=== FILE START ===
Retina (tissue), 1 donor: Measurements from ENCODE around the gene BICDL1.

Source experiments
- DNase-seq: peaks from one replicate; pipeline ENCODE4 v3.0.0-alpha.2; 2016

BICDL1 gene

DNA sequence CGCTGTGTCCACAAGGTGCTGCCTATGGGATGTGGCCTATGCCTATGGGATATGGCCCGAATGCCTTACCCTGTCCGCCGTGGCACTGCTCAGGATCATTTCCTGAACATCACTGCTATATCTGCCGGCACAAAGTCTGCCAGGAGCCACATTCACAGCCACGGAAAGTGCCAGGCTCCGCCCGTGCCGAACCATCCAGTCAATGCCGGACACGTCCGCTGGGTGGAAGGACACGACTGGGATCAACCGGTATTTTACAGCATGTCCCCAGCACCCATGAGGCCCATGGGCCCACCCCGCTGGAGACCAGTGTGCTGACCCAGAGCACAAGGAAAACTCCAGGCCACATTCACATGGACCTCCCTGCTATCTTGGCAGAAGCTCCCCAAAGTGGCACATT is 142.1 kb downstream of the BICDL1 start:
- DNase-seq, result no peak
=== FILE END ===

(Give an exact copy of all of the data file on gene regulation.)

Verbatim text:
Retina (tissue), 1 donor: Measurements from ENCODE around the gene BICDL1.

Source experiments
- DNase-seq: peaks from one replicate; pipeline ENCODE4 v3.0.0-alpha.2; 2016

BICDL1 gene

DNA sequence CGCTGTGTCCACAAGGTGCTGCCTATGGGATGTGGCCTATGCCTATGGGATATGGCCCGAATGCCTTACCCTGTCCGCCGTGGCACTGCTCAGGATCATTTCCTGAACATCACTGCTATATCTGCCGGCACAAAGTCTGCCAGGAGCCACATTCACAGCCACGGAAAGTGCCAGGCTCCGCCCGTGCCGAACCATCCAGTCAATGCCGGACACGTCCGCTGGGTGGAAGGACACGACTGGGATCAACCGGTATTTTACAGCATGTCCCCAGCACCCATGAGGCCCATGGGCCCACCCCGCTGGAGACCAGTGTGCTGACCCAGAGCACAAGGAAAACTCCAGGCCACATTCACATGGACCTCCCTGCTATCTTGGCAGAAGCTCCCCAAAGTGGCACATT is 142.1 kb downstream of the BICDL1 start:
- DNase-seq, result no peak